A question too is whether or not the Democrats demand his clarification of his testimony. But, a lot of actions today in a day in which several witnesses have defied their subpoenas, more likely to defy their subpoenas in the coming days as Democrats prepare for this next phase, the public phase of this investigation here in the coming days and weeks.
KING: Manu Raju live on the Hill, appreciate your hustle amid all the breaking news up there.
Among our reporters looking through this transcript is CNN's Evan Perez who joins us now with some highlights. Evan, what's the most important thing that we're learning about Ambassador Yovanovitch's testimony?
EVAN PEREZ, CNN SENIOR JUSTICE CORRESPONDENT: Well, John, we're seeing her reaction as she describes it in her testimony her reaction to her being mentioned, essentially, on the president's phone call with the Ukrainian ambassador. Here's what she says in part in response to some of the questions on this. She says that she was shocked and that she was apprehensive when she learned that the president had privately brought her up and told the president of Ukraine, Mr. Zelensky, that she was about to go through some things. Here's what she said in part.
She says, "I was shocked. I was shocked and I was apprehensive about what exactly that meant." Now, we know the president was listening to some of the criticism of Ambassador Yovanovitch, was certainly hearing from Rudy Giuliani, his personal attorney, as well as some others that she was not popular over in Kyiv. And that was one of the reasons that was driving this effort to try to get rid of her and, of course, that was a successful effort in the end. You can see that she is describing a little bit of her reaction when she first learned some of this which is a release of that July transcript between the president and the president of Ukraine.
We also are seeing from her transcript that, you know, she's pushing back on some of the questions from Republicans. Republicans are trying to get at whether or not she was a supporter of a particular candidate in the Ukrainian election. And she said she didn't really have a dog in that fight but she knew that there were certain people who felt that the former President Poroshenko was someone who the United States knew and was already dealing with. Obviously, President Zelensky is the person who won the election and that has changed everything as far as the relationship with Ukraine.
We're still going through these transcripts, John, to see what more she says, but that's some of the initial thoughts that she gives from this interview with the impeachment inquiry.
KING: And from that you can understand why the Democrats believe she likely will be one of their public witnesses, trying to make a case of corruption and abuse of power. Evan Perez, I appreciate reporting on the breaking news. Come back to us if you find more in the transcript.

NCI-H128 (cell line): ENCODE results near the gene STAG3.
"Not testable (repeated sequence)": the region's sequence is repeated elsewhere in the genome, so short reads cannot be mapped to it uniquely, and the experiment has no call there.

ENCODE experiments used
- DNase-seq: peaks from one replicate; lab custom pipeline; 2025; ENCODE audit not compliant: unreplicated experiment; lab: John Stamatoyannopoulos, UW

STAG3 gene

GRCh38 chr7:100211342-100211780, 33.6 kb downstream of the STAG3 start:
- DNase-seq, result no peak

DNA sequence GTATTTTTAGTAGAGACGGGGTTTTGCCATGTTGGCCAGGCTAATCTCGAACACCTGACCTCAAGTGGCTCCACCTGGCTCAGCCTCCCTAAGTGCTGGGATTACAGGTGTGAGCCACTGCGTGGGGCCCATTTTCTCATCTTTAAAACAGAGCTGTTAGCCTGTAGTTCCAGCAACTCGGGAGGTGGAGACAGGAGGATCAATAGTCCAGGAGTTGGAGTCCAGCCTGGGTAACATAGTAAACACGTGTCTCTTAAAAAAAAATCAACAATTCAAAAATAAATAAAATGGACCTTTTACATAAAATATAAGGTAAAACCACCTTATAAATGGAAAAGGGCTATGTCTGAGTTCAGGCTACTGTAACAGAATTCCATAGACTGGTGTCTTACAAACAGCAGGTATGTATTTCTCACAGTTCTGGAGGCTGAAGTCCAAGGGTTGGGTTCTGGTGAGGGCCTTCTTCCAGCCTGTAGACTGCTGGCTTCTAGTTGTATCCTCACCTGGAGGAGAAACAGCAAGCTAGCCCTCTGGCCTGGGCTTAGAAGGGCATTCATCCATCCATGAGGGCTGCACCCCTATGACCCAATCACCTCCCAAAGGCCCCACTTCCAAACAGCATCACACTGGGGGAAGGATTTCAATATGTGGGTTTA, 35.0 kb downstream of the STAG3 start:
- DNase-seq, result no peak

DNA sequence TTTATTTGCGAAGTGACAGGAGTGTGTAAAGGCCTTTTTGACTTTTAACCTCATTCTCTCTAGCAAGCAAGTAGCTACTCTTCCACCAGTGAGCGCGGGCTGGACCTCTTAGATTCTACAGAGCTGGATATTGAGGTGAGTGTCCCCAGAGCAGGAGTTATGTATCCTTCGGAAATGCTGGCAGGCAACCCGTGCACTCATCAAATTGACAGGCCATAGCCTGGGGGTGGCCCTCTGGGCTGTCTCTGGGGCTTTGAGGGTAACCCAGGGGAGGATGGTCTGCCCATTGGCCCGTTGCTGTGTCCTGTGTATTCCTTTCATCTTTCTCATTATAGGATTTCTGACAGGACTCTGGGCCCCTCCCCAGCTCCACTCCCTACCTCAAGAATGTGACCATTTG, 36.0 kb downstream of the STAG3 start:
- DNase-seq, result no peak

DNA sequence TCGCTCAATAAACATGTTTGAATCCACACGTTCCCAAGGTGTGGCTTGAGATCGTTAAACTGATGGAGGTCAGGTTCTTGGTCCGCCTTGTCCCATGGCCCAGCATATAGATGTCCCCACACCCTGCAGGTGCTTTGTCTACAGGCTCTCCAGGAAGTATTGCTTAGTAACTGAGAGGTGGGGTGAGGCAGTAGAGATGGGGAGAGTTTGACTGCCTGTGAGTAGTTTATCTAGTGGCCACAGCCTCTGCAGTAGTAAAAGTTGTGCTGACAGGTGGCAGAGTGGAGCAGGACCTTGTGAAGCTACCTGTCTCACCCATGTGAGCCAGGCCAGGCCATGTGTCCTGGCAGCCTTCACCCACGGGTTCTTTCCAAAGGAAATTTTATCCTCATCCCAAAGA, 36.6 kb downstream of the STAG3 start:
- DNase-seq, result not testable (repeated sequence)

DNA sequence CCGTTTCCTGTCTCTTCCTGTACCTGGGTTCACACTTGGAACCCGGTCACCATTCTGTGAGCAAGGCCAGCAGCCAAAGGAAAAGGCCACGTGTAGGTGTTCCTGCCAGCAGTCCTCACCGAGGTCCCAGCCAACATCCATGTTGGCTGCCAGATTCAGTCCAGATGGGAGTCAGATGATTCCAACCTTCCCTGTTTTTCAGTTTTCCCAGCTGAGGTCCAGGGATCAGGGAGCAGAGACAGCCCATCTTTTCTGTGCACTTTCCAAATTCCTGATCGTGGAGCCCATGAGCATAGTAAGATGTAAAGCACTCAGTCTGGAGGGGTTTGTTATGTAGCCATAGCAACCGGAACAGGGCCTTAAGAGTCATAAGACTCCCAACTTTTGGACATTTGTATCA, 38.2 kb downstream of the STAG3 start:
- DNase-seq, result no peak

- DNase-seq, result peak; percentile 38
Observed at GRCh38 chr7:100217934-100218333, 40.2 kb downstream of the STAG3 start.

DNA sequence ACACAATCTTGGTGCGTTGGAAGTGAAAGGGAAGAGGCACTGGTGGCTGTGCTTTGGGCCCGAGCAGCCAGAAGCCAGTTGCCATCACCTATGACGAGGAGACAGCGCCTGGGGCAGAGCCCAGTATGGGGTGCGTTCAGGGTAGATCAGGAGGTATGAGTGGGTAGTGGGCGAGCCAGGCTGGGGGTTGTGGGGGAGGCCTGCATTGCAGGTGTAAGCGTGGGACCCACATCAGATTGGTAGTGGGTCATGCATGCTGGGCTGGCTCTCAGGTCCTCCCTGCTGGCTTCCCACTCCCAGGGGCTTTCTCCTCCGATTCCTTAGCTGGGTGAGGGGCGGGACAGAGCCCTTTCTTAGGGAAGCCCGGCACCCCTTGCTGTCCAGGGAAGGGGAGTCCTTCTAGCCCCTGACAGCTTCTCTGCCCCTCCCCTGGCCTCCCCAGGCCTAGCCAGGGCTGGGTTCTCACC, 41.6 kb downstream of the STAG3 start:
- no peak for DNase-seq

We're going to take a break as our reporters continue to go through these transcripts released by the Democrats in the impeachment inquiry.
Up next, highlights from that of a senior aide to Mike Pompeo, the secretary of state, Mike McKinley.
[12:48:11] KING: More now on today's big breaking news.
This hour, the House Democrats releasing the first two witness interview transcripts from the impeachment inquiry up on Capitol Hill. The former Ambassador to Ukraine Marie Yovanovitch, and a former top aide to the Secretary of State Mike Pompeo, Ambassador Michael McKinley.
Let's go back to CNN's Manu Raju live for us on Capitol Hill. Ambassador McKinley making several key points in his testimony. Again, Manu, the Democrats believed show how irregular the foreign policy operation was when it came to Ukraine.
RAJU: Yes. And he raises some serious allegations about what he views as the politicization of the State Department, something he said was engaging in something that he had never seen in his career. Raising those concerns about the role that Rudy Giuliani played in pursuing those investigations that could help the president politically as it came to Ukraine. Also raising concerns about not -- efforts by Mike Pompeo not to stand up for these career Foreign Service officials including the ousted Ukrainian ambassador Marie Yovanovitch. He says in his testimony that he went to Mike Pompeo and urged the secretary of state to put out a show of support for Yovanovitch who had been targeted by Rudy Giuliani and his allies. Pompeo did not do that. That's one reason for his resignation.
The other reason for his resignation from the State Department, John, is that he said that the State Department's officials were essentially being used for domestic political reasons. He said that it became clear that the State Department officials, if not the State Department itself, were being drawn into the domestic political arena in some way. And he raises concerns about how ambassadors, U.S. ambassadors, were also drawn into the political arena, something he said that should absolutely not have been done. He says what appears to be the utilization of ambassadors overseas to advance domestic political objectives.
[12:50:00] So this part of the testimony trying to make clear, as you said, how irregular this effort was by Rudy Giuliani imperils foreign policy, something that led to the ouster of a respected diplomat, Marie Yovanovitch, and the failure of the president's top aides like Mike Pompeo not to do anything about this peril effort. And that led to his resignation because of this effort by the State Department officials at the direction at the highest rungs of the government to try to help the president politically in the view of this career official.